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United States Department of Agriculture

Agricultural Research Service

Research Project: USING NUTRITION AND PROTEOLYSIS TO DELAY AGE RELATED MACULAR DEGENERATION AND CATARACTS

Location: Human Nutrition Research Center on Aging

Title: The ubiquitin conjugating enzyme UbcH7, controls cell migration

Authors
item Whitcomb, Elizabeth -
item Lefeuvre, Aurelie -
item Taylor, Allen -

Submitted to: Journal of Federation of American Societies for Experimental Biology
Publication Type: Abstract Only
Publication Acceptance Date: February 13, 2013
Publication Date: April 9, 2013
Citation: Whitcomb, E.A., Lefeuvre, A., Taylor, A. 2013. The Ubiquitin Conjugating Enzyme UbcH7, controls cell migration. Journal of Federation of American Societies for Experimental Biology. 27:785.4.

Technical Abstract: Post translational modification by ubiquitination can target proteins for degradation, allow the interaction of proteins to form complexes or direct relocalization of proteins to different subcellular compartments. As such, ubiquitin controls a variety of essential cellular processes. Previously we demonstrated that the ubiquitin conjugating enzyme, UbcH7 controls both the entry into and progression through S phase of the cell cycle (Whitcomb et. al 2009 Mol. Biol. Cell v20:1–9). In our search for cell cycle regulatory proteins which might be involved in the UbcH7-mediated control of the cell cycle, we discovered that UbcH7 affects the level of the cyclin dependent kinase inhibitor, p27, but does not affect the similarly regulated cyclin dependent kinase, p21. Interestingly, depletion of UbcH7 affects p27 levels primarily in the cytosol. While nuclear p27 controls the G1 to S transition of the cell cycle through inhibition of the cyclin dependent kinases, cytosolic p27 plays a role in cell migration. Thus, we asked whether manipulation of UbcH7 also affected cell migration and find that depletion of UbcH7 inhibits cell migration. These results suggest that UbcH7 might be an attractive drug target as it plays roles in controlling both the cell cycle and cell migration.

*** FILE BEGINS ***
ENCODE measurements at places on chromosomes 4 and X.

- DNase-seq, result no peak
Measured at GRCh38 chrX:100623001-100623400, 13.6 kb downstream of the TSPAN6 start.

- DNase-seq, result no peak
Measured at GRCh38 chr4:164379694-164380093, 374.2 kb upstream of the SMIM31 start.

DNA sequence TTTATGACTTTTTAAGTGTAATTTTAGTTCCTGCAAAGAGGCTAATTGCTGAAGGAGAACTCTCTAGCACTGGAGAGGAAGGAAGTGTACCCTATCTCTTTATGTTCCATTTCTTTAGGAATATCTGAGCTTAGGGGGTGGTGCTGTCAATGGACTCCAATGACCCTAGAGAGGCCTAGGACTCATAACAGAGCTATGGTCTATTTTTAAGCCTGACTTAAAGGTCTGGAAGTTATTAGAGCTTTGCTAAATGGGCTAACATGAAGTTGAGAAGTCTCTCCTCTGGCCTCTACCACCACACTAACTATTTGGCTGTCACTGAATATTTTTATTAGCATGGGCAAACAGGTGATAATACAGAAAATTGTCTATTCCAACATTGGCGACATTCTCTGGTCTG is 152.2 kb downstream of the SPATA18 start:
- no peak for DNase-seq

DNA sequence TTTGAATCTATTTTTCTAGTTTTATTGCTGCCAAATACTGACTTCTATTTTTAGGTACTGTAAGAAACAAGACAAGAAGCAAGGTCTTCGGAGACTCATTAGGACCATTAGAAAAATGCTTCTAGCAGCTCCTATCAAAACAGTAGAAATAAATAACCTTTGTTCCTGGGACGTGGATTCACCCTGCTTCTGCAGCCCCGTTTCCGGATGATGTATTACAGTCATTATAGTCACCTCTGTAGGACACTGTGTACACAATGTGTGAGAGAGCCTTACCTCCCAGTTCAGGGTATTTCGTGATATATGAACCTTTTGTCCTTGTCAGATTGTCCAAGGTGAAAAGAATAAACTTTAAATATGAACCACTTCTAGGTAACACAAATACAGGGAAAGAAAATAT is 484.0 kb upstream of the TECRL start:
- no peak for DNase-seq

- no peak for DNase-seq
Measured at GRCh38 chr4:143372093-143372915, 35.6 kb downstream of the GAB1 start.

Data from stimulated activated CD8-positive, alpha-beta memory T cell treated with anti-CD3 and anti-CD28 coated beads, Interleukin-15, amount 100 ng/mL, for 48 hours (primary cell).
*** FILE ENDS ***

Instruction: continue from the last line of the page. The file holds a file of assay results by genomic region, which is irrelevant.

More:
Last Modified: 9/10/2014
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